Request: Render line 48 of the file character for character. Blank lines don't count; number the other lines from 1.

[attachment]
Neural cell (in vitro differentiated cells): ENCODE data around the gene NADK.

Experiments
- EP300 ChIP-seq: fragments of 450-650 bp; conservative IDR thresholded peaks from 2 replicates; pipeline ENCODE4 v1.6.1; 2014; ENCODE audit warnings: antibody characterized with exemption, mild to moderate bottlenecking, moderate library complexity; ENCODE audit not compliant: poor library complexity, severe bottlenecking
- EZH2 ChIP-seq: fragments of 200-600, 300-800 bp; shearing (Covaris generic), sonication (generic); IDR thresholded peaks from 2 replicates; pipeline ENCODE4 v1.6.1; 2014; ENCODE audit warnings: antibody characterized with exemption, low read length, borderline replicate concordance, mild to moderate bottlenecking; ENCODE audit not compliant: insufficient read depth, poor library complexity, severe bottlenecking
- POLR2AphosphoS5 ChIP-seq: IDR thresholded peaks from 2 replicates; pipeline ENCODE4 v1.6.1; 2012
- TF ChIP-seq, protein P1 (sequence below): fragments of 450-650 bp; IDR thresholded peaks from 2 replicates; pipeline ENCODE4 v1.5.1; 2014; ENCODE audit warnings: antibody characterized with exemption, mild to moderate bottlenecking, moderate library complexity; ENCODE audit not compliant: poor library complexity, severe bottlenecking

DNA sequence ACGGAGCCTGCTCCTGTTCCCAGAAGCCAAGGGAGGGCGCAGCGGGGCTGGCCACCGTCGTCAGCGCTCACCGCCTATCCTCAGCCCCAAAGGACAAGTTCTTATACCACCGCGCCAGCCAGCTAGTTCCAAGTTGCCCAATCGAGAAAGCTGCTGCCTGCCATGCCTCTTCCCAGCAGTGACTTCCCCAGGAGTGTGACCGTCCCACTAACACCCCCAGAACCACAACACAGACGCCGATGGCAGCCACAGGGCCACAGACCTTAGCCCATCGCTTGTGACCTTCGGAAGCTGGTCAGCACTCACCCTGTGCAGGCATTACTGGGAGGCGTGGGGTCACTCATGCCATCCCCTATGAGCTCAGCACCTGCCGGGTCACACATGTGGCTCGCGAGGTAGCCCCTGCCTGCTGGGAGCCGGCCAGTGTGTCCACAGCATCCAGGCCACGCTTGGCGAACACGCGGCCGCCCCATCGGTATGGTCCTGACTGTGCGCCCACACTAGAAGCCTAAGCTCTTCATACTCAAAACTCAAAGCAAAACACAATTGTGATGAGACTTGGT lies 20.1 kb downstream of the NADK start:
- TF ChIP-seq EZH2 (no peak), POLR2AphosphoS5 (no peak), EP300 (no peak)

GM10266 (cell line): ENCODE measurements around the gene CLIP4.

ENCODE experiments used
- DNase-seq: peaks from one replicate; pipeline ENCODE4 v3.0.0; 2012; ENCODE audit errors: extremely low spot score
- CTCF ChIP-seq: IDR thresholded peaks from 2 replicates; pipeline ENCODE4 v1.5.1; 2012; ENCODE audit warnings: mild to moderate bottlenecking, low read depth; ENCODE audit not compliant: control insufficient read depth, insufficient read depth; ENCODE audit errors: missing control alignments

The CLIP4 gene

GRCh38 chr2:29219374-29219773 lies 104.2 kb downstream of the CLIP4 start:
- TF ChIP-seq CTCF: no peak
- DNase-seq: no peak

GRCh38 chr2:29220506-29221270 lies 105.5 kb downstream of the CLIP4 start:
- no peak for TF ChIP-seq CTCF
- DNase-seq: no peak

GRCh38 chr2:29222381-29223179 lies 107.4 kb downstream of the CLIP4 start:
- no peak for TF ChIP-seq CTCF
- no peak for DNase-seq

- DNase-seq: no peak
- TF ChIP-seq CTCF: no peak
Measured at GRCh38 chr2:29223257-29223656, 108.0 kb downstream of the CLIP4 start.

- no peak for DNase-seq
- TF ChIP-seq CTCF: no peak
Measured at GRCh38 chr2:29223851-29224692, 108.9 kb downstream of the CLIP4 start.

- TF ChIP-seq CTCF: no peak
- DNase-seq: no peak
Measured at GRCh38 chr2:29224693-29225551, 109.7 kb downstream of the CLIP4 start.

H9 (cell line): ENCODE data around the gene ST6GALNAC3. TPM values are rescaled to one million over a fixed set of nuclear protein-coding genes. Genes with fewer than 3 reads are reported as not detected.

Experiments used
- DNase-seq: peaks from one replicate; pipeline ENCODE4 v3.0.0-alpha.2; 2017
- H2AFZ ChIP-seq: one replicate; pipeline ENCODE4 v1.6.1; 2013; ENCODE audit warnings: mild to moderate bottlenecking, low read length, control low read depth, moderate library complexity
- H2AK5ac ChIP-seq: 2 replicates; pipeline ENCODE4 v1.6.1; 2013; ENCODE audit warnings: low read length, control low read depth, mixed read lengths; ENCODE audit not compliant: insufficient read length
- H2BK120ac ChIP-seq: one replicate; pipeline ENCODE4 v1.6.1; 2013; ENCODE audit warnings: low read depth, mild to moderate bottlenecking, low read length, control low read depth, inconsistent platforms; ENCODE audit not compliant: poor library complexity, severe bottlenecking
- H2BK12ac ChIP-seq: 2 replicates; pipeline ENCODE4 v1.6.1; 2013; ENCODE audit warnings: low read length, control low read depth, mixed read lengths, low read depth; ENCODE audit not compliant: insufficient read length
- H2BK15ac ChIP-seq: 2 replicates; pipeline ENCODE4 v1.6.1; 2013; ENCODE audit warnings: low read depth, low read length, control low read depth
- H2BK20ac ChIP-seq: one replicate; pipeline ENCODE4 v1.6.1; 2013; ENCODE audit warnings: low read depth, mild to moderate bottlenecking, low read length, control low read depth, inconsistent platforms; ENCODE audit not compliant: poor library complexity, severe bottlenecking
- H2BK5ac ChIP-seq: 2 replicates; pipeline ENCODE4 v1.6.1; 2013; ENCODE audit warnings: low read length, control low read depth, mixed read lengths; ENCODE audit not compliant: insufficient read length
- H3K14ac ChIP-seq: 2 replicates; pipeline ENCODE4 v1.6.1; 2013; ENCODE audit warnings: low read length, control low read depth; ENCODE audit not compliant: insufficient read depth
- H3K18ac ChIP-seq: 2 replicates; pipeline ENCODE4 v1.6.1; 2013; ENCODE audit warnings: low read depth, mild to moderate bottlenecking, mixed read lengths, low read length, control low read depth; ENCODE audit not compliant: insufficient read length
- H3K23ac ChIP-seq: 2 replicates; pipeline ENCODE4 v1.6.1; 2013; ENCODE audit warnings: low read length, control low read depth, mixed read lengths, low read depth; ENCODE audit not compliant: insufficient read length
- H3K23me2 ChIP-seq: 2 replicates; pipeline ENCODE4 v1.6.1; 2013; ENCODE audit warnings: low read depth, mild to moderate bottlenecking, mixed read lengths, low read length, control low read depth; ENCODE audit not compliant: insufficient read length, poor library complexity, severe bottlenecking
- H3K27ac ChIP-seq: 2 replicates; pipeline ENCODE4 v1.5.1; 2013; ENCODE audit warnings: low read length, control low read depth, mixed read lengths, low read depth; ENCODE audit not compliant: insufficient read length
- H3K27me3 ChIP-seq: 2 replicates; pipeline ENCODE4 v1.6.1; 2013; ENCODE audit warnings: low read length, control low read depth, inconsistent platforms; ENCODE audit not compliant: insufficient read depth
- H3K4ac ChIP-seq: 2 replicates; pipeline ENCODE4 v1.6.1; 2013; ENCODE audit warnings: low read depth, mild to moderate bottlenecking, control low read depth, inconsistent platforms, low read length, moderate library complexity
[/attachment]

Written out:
- H3K4ac ChIP-seq: 2 replicates; pipeline ENCODE4 v1.6.1; 2013; ENCODE audit warnings: low read depth, mild to moderate bottlenecking, control low read depth, inconsistent platforms, low read length, moderate library complexity